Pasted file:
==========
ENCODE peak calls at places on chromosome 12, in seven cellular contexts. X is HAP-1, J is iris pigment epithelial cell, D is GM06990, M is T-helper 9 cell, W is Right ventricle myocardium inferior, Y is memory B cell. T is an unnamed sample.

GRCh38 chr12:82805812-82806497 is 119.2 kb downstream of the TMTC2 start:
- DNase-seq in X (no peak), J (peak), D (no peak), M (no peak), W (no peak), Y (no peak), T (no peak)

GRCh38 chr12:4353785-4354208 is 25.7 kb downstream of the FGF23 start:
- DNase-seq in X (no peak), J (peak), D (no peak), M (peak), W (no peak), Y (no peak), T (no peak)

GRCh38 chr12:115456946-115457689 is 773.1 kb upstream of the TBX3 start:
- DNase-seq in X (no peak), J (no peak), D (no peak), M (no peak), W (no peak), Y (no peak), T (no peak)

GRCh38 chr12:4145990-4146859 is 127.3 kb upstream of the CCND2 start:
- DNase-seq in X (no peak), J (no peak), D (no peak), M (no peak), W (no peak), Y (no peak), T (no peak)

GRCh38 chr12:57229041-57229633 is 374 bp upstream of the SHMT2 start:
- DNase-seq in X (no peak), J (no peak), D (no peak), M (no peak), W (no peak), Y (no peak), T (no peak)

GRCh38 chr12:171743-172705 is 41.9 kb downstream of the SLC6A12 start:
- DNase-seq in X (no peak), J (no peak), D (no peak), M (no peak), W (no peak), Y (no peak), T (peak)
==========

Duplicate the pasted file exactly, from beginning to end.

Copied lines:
ENCODE peak calls at places on chromosome 12, in seven cellular contexts. X is HAP-1, J is iris pigment epithelial cell, D is GM06990, M is T-helper 9 cell, W is Right ventricle myocardium inferior, Y is memory B cell. T is an unnamed sample.

GRCh38 chr12:82805812-82806497 is 119.2 kb downstream of the TMTC2 start:
- DNase-seq in X (no peak), J (peak), D (no peak), M (no peak), W (no peak), Y (no peak), T (no peak)

GRCh38 chr12:4353785-4354208 is 25.7 kb downstream of the FGF23 start:
- DNase-seq in X (no peak), J (peak), D (no peak), M (peak), W (no peak), Y (no peak), T (no peak)

GRCh38 chr12:115456946-115457689 is 773.1 kb upstream of the TBX3 start:
- DNase-seq in X (no peak), J (no peak), D (no peak), M (no peak), W (no peak), Y (no peak), T (no peak)

GRCh38 chr12:4145990-4146859 is 127.3 kb upstream of the CCND2 start:
- DNase-seq in X (no peak), J (no peak), D (no peak), M (no peak), W (no peak), Y (no peak), T (no peak)

GRCh38 chr12:57229041-57229633 is 374 bp upstream of the SHMT2 start:
- DNase-seq in X (no peak), J (no peak), D (no peak), M (no peak), W (no peak), Y (no peak), T (no peak)

GRCh38 chr12:171743-172705 is 41.9 kb downstream of the SLC6A12 start:
- DNase-seq in X (no peak), J (no peak), D (no peak), M (no peak), W (no peak), Y (no peak), T (peak)